IN the latest foreign auction trade on the Interbank Market, the Zimbabwean dollar fell by 0,33%, its widest loss in eight weeks.
Respect Gwenzi Financial ANALYST
Last week’s decline of 0,16% was also seen as worse-off on a five-week scale. The emerging widening losses reflect on growing pressure as possible near term currency volatility.
Over the 12 trading weeks in 2021, the widest weekly loss was seen at 0,84%, a magnitude, which could be beaten at the current rate of currency depreciation.
Cumulatively the Zimdollar has lost -3,4% since the beginning of the year in formal trades. The formal market remains the closest proxy to fair market value estimation given the volume of trades sailing through weekly as opposed to the parallel market. Over a 12-week period from the beginning of the year, the local unit lost value in 10 of the interbank weekly sessions.
The chart shows a historical computation of interbank rates per session since January. It shows the highest bid level per session, the lowest bid and lowest acceptable bid level. The lowest acceptable bid level is the threshold considered for purposes of allocation.
The chart, more importantly shows the weighted average rate. This refers to the rate arrived at after considering each buying point in relation to volumes of trades.
From the chart, the level of top bids continue to show stability at around 87, now running for the sixth week. The average rate however shows a widening loss in magnitude, particularly over the latest two auctions.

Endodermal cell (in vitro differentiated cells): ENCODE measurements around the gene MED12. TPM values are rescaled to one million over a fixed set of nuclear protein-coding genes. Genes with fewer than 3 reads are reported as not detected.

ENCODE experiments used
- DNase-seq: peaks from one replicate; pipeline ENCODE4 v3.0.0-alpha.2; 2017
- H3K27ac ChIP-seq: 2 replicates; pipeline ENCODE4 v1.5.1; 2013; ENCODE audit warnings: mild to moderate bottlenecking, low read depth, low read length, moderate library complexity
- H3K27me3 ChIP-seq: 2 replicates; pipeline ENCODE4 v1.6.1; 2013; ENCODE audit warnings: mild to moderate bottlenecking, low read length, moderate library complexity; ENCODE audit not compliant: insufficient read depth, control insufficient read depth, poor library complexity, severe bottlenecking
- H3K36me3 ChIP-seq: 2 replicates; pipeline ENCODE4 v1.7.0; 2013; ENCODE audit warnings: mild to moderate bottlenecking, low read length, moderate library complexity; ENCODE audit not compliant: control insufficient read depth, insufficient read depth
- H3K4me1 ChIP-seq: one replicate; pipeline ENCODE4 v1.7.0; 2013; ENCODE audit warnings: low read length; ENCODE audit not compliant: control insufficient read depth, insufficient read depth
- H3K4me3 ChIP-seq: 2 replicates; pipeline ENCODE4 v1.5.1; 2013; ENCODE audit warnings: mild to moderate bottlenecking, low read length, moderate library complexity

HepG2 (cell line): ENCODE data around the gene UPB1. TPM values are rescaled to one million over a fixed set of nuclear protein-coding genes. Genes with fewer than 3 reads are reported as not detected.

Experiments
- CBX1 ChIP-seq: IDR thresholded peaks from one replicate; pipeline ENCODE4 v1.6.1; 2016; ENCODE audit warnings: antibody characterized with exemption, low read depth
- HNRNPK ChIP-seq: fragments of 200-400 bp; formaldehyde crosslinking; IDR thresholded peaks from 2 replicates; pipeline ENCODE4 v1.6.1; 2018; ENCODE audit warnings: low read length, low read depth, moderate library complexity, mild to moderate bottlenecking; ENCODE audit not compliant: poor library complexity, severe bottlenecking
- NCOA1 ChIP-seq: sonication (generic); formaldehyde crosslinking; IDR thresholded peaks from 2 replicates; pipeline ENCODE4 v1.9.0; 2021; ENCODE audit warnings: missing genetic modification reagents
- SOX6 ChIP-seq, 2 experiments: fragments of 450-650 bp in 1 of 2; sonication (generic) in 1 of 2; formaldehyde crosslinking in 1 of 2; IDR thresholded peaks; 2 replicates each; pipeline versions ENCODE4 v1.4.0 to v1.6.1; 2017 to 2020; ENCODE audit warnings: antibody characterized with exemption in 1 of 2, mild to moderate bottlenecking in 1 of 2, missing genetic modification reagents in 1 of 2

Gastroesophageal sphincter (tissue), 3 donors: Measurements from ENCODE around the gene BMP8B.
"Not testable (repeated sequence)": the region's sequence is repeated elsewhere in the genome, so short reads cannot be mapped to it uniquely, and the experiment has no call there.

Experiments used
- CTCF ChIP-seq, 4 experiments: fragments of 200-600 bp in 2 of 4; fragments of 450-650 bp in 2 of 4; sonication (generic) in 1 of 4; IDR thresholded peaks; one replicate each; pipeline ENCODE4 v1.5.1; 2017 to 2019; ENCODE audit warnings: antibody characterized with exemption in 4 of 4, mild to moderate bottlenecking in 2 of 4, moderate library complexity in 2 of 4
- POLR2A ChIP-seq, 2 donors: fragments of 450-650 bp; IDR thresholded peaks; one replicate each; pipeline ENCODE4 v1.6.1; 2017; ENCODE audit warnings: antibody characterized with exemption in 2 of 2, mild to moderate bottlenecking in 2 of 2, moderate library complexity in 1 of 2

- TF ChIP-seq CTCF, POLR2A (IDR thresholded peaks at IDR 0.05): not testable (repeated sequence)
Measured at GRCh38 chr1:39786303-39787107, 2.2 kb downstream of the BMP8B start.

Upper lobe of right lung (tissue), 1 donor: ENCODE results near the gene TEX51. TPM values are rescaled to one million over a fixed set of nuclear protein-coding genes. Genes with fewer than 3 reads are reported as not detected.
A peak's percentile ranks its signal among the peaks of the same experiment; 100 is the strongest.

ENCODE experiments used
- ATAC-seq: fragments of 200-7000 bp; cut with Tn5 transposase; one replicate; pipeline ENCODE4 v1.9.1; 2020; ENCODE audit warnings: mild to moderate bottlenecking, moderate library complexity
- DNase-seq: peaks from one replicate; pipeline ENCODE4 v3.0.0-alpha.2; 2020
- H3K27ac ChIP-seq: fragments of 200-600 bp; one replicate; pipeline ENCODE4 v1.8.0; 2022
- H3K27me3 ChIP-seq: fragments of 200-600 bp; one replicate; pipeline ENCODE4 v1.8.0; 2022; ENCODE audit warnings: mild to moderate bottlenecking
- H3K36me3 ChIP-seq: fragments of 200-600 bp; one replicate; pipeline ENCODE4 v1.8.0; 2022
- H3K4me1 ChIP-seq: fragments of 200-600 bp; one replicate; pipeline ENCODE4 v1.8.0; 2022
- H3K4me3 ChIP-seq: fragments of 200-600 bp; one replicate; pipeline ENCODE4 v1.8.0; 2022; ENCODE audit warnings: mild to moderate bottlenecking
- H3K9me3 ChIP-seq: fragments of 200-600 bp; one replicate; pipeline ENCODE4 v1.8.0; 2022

The lower bid and the lower accepted bid have moved in synchrony over the last seven weeks. Synchronisation of the lower bid and the lower accepted bid reflect on how all bids posted are being satisfied (matched) through allocation.
This is further demonstrated by the rate at which total bids receive allocation. Since the beginning of the year, only two trading sessions saw allocations lagging demand (bids). What is significant to read from the stagnancy is the demand levels being matched by supply. Since the total bids represent all the funds requiring forex allocation, a 100% supply essentially cushions the currency from drastic losses.
Further review of the data shows that cumulatively, the auction system has supplied US$424,8 million since the beginning of the year. This deduces to an average weekly allocation of US$35,4 million per seven-day week and a daily average of about US$5 million. Assuming a five-day trading week, the allocation would deduce to US$7 million weekly allocation. For 2019, RBZ reported that daily allocations for a five-day week, averaged US$2 million.
This means average supply (trade) levels on the interbank have improved by 300% between 2019 and 2021. 2019 is significant in that, it is the year the government undertook currency reforms which consequently ushered in the Zimdollar. Following that, a forex market was officially unveiled, but with significant manipulation by the RBZ, the market did not attract sufficient trades; hence the low trading activity levels.
In turn, the low flows hurt industry as companies failed to import critical raw materials and capital goods. The net results reflected in a GDP decline of -10%, further compounded by drought conditions and austerity.
Last week, Zimstat released external trade data for the January 2021 and the data showed some worrying trends. Exports, which are a major source of forex, tumbled by 42,1% to US$282,9 million, the lowest level since April 2020.